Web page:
Updated July 23, 2013 – Detroit has been known for many things over the years … cars, music, and now municipal bankruptcy.  On July 18, the City of Detroit became the largest city to file for Chapter 9 municipal bankruptcy protection.

James Spiotto, a bankruptcy attorney and partner at Chicago-based Chapman & Cutler, points out that Detroit is – by population and amount of debt – the largest Chapter 9 filing in U.S. history.  “It is also unique in that never before has the largest city in any state ever filed for Chapter 9,” he says. 

… the filing of a bankruptcy does not stop the provision of essential government services.

“Up until now, the largest city of any state, when faced with financial difficulties, has found a way to work with the state to solve its problems.  That was the case with New York City in 1975, Cleveland in 1978, and Philadelphia in 1991.”

What a Municipal Bankruptcy Filing Really Means

It is important to note that the filing of a bankruptcy does not stop the provision of essential government services, Spiotto explains.  The Chapter 9 proceeding merely deals with the municipal debt adjustment.  The Bankruptcy Court does not have jurisdiction over the government, politics, and affairs of the City.

He also clarifies that, in most cases, municipal bankruptcy results in debt adjustment – not elimination. 

Here’s how it works:  Detroit will eventually propose a Chapter 9 plan of debt adjustment, which will be presented with a disclosure statement setting forth all relevant facts about its feasibility and the treatment of claims.  The Bankruptcy Court will hold hearings on the disclosure statement and the plan, which will be presented to the creditors for a vote.  It takes one class of creditors voting 50 percent in number of that voting class and two-thirds of the debt amount in that class to be an accepting class.  One accepting class is required in order for the Bankruptcy Court to hear the confirmation of the plan.

In most cases, municipal bankruptcy results in debt adjustment – not elimination.

All of this takes time.  If creditors raise objections to filing, according to Spiotto, “it could take a number of months – possibly even a year – before the Bankruptcy Court determines whether the filing by Detroit meets the requirement for filing.”

In the recent filing of Stockton, California, which filed in June 2012, it took almost a year before the court determined the issues and questions relating to a “good faith” filing, and whether it met the criteria.

While Detroit’s Emergency Manager may contend that the proposal which he set forth can help pre-package or accelerate the bankruptcy process, there are obviously going to be issues with various creditor constituencies, including how secured debt will be treated and paid, how the unlimited tax GO’s which had been voter approved will be treated, what are the rights of the workers and the retirees to payment, can unfunded pension liability be adjusted in a Chapter 9?  Every issue will have to be heard.  Chapter 9 is generally measured by years, especially in complicated, large cases, Spiotto says.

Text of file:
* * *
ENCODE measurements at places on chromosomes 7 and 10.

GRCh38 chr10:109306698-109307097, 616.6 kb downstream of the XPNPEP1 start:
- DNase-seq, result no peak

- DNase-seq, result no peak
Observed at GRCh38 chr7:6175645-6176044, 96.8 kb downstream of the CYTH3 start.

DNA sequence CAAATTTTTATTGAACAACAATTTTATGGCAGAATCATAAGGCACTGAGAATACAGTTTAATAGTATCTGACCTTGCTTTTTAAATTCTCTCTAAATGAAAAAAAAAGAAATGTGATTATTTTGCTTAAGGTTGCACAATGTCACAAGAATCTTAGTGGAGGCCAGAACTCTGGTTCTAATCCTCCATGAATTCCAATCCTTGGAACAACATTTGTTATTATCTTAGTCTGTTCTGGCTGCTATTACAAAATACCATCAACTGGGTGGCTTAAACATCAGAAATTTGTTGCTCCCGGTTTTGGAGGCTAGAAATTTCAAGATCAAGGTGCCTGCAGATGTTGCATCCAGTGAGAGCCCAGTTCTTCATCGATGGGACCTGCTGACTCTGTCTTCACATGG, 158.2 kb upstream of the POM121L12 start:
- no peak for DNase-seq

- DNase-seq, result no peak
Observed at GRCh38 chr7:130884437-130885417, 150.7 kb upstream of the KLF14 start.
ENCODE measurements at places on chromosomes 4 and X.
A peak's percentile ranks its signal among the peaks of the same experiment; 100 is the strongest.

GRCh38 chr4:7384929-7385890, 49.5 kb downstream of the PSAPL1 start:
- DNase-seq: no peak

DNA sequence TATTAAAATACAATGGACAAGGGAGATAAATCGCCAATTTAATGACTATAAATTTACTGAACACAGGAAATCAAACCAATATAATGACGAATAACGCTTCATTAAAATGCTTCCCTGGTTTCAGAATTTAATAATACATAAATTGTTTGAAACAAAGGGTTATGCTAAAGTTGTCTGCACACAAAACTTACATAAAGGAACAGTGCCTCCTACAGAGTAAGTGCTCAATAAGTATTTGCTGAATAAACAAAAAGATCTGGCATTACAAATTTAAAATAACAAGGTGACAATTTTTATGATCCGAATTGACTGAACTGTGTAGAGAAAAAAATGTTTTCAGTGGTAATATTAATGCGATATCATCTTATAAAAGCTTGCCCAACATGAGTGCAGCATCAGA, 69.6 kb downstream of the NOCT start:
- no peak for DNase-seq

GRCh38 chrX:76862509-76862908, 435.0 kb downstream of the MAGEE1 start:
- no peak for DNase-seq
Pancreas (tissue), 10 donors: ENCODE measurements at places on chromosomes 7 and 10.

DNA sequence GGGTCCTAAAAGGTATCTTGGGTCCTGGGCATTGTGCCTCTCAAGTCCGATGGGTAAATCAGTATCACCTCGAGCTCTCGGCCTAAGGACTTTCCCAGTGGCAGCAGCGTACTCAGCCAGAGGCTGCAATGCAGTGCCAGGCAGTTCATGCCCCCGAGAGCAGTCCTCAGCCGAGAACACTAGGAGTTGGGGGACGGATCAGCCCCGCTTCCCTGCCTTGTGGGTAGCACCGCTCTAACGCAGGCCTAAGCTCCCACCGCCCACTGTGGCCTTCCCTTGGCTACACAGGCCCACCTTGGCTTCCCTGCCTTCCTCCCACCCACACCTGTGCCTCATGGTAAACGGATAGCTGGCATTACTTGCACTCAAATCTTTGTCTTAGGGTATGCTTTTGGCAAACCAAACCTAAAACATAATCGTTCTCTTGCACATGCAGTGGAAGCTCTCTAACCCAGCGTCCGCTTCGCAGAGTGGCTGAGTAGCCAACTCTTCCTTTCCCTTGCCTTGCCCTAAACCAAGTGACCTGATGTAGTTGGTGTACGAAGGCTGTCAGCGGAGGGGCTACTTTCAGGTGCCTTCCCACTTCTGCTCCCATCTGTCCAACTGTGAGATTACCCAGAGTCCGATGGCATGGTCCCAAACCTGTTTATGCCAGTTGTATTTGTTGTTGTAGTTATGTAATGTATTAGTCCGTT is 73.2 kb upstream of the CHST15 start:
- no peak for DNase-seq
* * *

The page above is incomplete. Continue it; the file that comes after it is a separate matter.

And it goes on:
Municipal Bankruptcy Remains Rare

Despite a string of fiscally strapped municipalities whose names – Stockton, Harrisburg, San Bernardino, and Jefferson County – have made it to mainstream news headlines over the past year, municipal bankruptcy remains rare.  “Bankruptcy is time-consuming, expensive, and non-user friendly,” he says. 

Spiotto says that any financially struggling municipality knows that it will someday have to return to the municipal market – and no municipality wants to risk market access or prohibitive borrowing costs that come as a consequence of bankruptcy.

Since 1937, there have been 647 Chapter 9 municipal bankruptcy filings.  There have been only 61 Chapter 9 filings for cities, towns, villages and counties since 1954 – of these, 29 never reached a confirmed plan of debt adjustment because they found other ways to address their financial problems.

Prior to Detroit’s filing, Stockton was the largest U.S. city to file for Chapter 9 municipal bankruptcy protection.

In Spiotto’s words, “We are slow to say we are seeing any trend here.  Bearing in mind that there are over 80,000 municipal entities in the U.S., it is almost surprising that we don’t see it more often.”

The Road to Recovery is Paved with Economic Revitalization

“Debt adjustment and the filing of a Chapter 9 is only part of a process – not a solution,” Spiotto says.  “While citizens, creditors and taxpayers should not panic, it is important for the City to develop a recovery plan that will stimulate the economy by attracting new businesses and increasing its population.”  Creating more job opportunities, a more educated workforce, and increasing the quality of its infrastructure – including schools – will all help increase the appeal of Detroit as a place to live and work. 

“A recovery plan that stimulates the City’s economy will increase the number of taxpayers contributing to its revenues – revenues on which a successful city relies to thrive."

Official Documents:

A Sampling of Local and National Media Coverage: